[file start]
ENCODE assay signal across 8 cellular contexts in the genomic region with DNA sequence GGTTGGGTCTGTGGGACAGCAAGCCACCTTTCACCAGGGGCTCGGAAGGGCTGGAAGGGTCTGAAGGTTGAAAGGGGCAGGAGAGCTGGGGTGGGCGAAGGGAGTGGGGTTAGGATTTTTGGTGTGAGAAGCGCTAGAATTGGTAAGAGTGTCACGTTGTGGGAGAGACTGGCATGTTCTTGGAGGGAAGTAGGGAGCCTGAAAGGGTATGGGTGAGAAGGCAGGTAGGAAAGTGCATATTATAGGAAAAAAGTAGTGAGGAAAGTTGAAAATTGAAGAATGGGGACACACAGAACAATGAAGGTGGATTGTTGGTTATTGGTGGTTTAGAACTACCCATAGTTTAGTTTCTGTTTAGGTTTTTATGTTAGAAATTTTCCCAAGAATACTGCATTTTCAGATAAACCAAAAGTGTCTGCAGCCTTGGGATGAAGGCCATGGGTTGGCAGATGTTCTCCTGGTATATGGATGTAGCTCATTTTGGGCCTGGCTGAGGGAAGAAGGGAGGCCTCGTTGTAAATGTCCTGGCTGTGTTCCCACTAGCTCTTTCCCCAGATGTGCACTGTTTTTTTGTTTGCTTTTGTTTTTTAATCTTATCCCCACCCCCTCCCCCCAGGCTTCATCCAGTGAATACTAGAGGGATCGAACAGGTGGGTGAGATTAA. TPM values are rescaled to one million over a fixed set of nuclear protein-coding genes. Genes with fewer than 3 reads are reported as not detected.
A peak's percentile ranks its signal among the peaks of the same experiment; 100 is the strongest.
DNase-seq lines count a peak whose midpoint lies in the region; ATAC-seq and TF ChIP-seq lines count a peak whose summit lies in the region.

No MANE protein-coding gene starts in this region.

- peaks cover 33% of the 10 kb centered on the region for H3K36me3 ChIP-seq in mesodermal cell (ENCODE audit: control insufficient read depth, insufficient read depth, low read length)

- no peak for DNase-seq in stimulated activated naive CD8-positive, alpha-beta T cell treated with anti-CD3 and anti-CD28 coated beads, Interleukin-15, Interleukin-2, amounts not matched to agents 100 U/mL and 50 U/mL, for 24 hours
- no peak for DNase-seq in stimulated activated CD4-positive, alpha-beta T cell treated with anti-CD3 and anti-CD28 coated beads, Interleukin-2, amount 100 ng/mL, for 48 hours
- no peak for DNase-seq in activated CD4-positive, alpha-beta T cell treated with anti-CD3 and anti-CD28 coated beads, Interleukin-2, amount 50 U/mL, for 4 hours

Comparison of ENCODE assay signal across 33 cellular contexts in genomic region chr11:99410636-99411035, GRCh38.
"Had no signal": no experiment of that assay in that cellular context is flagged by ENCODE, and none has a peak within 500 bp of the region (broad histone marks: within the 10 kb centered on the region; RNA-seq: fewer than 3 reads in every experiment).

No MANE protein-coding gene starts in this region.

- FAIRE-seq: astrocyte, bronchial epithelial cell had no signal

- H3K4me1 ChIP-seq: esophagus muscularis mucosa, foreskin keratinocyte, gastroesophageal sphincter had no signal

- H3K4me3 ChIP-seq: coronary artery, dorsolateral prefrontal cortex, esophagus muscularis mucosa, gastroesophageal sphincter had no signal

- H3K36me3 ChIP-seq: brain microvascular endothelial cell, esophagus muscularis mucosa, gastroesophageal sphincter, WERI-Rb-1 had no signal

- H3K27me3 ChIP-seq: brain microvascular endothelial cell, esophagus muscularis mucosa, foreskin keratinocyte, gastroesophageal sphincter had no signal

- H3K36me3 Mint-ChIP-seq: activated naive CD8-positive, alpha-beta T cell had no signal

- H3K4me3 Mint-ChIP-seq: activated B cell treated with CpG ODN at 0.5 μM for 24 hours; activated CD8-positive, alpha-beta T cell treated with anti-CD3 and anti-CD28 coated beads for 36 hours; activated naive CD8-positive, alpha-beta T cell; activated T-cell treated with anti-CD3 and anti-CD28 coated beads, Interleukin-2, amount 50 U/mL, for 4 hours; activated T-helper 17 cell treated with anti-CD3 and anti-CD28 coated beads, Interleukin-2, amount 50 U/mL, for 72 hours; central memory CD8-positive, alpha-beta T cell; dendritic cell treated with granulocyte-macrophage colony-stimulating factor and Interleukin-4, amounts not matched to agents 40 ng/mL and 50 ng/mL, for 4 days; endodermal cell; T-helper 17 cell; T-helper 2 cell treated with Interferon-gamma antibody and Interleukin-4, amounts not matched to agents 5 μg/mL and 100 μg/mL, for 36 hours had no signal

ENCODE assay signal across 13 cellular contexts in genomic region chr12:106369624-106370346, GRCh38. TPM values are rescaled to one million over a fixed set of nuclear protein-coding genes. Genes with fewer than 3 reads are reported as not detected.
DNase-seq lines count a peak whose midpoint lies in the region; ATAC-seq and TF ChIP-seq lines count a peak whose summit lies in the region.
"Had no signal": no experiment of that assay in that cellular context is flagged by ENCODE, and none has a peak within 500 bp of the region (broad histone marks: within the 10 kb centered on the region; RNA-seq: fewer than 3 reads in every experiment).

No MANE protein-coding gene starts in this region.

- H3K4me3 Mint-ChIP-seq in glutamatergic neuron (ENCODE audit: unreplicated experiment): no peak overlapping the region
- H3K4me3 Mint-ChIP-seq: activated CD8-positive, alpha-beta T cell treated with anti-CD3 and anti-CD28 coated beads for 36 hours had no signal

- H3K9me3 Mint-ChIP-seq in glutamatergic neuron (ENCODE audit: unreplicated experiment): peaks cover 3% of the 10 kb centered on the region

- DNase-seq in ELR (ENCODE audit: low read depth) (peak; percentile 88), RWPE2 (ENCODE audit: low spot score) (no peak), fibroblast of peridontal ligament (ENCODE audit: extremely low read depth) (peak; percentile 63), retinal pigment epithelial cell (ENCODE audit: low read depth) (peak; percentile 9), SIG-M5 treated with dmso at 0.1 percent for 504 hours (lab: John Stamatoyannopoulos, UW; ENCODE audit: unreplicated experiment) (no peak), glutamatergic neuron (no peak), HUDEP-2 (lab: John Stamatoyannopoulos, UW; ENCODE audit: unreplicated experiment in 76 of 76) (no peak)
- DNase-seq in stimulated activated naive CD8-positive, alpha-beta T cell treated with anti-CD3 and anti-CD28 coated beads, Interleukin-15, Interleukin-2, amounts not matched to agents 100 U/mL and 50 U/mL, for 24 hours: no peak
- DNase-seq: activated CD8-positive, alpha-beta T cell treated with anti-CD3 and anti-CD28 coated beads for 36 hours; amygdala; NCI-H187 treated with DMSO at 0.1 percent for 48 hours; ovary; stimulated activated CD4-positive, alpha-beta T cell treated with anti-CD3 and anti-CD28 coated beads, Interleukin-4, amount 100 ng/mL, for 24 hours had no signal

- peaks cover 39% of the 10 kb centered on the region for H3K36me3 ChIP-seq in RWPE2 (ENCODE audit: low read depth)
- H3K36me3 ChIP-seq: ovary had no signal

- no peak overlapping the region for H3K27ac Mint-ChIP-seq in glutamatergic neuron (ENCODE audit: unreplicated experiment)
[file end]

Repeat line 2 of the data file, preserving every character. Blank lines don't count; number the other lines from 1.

A peak's percentile ranks its signal among the peaks of the same experiment; 100 is the strongest.